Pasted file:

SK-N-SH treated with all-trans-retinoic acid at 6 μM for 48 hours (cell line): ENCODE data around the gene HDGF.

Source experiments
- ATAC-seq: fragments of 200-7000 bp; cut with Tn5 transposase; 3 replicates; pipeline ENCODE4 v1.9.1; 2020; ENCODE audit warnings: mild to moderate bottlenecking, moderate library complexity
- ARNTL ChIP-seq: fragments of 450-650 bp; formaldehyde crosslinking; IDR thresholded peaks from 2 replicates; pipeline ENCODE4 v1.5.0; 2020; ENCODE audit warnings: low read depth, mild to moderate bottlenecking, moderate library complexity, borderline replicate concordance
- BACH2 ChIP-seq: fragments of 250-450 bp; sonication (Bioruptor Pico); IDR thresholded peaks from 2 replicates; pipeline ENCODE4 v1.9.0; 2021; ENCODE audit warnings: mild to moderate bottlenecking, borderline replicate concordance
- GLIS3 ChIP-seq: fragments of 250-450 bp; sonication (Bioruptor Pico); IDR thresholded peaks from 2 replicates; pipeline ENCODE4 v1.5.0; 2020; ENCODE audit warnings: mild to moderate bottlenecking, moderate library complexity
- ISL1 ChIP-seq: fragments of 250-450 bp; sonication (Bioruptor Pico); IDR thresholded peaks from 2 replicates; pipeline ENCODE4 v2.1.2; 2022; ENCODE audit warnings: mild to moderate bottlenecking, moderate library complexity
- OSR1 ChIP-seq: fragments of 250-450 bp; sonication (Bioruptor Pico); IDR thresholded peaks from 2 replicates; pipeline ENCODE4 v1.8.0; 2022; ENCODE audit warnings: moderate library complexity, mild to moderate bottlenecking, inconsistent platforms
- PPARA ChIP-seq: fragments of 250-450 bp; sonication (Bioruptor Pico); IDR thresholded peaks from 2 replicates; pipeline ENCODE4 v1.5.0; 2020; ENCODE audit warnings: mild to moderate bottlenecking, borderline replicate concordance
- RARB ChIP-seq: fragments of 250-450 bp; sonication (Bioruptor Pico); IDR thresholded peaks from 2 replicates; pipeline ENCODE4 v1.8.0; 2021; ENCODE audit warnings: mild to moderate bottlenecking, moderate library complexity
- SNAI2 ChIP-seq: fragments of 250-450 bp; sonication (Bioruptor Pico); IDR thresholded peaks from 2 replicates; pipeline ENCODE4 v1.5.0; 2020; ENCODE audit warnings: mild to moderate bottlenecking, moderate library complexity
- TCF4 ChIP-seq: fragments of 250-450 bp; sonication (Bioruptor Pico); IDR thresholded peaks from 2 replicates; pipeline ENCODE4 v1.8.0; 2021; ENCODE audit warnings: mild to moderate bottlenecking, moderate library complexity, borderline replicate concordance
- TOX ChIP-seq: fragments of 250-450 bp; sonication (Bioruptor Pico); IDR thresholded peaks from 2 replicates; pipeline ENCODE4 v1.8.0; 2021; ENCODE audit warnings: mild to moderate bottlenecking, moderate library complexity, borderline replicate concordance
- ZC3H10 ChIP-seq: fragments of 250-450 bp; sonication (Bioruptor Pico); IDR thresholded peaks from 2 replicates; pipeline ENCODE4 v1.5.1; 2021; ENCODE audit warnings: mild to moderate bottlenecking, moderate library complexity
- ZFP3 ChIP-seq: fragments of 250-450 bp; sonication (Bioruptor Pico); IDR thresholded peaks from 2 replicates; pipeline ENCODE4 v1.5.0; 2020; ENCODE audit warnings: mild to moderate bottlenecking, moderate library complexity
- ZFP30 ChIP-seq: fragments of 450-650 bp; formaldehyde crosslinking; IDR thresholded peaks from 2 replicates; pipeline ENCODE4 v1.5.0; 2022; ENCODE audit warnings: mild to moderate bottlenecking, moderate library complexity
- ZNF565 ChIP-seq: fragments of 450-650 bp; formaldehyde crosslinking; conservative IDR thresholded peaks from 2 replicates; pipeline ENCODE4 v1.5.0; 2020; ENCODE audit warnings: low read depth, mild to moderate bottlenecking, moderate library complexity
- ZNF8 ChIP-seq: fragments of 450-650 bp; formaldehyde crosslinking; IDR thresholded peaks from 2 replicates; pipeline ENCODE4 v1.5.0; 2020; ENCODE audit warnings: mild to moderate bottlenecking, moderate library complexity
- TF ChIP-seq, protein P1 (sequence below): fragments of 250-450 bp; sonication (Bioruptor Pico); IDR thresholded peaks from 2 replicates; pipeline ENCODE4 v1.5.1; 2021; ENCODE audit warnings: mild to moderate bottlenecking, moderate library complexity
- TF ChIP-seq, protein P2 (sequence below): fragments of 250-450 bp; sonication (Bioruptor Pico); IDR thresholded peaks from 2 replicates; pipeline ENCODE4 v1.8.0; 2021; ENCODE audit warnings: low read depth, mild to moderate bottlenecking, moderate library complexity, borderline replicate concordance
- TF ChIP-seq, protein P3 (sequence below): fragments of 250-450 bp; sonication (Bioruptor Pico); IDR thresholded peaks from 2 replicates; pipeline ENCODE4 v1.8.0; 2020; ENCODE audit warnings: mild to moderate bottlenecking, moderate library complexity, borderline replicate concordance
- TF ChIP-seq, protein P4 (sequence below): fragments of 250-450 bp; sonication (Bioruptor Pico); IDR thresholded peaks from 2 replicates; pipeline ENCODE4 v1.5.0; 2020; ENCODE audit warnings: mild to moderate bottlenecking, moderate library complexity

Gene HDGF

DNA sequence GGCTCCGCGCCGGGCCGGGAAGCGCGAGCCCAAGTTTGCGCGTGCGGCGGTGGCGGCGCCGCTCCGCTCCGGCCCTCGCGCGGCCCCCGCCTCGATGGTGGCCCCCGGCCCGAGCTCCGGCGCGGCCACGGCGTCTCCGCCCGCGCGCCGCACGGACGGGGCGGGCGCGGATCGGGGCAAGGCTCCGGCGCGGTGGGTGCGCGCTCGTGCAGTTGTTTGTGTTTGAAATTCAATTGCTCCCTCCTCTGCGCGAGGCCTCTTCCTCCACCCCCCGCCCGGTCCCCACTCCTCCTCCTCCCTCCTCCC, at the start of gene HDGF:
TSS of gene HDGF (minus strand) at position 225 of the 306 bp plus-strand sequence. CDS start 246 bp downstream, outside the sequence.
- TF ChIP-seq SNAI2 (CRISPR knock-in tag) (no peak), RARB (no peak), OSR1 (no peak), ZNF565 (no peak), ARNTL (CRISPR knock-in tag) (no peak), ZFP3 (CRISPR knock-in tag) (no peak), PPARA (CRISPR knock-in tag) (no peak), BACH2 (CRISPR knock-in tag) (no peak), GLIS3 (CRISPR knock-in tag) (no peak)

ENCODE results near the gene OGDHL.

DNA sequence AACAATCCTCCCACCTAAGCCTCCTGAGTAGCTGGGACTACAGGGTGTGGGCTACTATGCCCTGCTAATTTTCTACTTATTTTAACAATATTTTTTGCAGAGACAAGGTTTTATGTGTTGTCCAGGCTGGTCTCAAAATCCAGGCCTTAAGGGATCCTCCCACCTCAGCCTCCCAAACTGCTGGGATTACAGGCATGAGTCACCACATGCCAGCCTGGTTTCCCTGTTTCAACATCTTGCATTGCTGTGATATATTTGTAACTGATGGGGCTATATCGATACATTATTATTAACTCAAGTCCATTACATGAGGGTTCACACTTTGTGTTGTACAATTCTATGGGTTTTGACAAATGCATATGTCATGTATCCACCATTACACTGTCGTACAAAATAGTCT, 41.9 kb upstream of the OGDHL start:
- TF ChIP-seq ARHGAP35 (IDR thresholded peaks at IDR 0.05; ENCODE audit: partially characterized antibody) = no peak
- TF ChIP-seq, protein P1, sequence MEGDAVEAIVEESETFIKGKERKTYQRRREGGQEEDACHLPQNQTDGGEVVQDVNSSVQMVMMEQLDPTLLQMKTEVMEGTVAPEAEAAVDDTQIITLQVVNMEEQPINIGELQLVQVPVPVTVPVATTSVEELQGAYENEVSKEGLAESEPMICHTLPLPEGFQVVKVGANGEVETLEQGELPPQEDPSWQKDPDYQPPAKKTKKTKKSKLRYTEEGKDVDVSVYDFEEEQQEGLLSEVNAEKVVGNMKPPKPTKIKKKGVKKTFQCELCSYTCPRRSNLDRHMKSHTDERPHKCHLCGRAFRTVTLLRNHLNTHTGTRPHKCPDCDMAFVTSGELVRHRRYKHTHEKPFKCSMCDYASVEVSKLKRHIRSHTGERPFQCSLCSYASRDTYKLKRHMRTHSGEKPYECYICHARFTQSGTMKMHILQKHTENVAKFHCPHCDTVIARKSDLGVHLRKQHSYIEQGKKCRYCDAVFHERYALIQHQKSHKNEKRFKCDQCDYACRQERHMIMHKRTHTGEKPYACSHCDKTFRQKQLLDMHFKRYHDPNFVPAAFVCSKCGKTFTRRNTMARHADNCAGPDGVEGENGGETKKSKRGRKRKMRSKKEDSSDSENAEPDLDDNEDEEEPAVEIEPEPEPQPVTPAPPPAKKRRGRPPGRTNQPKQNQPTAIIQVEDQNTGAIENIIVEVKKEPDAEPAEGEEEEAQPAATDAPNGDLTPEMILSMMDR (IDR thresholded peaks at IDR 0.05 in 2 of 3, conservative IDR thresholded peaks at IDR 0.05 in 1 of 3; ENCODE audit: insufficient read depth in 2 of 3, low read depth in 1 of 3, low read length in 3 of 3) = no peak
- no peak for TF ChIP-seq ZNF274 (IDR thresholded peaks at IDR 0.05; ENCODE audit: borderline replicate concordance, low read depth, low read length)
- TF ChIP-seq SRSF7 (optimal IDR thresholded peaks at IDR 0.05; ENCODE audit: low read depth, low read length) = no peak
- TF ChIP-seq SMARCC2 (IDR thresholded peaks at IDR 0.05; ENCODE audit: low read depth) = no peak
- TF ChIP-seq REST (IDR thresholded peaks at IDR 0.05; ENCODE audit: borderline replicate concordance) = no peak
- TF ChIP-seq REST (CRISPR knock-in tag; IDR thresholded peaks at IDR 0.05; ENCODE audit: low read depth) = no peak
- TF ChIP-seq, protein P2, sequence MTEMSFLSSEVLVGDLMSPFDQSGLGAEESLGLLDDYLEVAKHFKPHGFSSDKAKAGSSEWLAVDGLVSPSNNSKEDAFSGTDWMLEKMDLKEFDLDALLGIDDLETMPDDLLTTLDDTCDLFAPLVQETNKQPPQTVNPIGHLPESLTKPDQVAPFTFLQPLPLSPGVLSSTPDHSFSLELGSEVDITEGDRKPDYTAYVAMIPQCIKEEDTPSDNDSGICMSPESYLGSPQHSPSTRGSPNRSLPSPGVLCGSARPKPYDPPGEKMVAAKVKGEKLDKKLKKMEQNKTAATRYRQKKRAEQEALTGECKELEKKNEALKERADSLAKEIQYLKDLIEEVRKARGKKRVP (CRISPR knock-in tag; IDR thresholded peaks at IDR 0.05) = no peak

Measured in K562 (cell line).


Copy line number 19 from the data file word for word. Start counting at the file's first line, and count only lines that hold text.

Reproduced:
- TF ChIP-seq, protein P1 (sequence below): fragments of 250-450 bp; sonication (Bioruptor Pico); IDR thresholded peaks from 2 replicates; pipeline ENCODE4 v1.5.1; 2021; ENCODE audit warnings: mild to moderate bottlenecking, moderate library complexity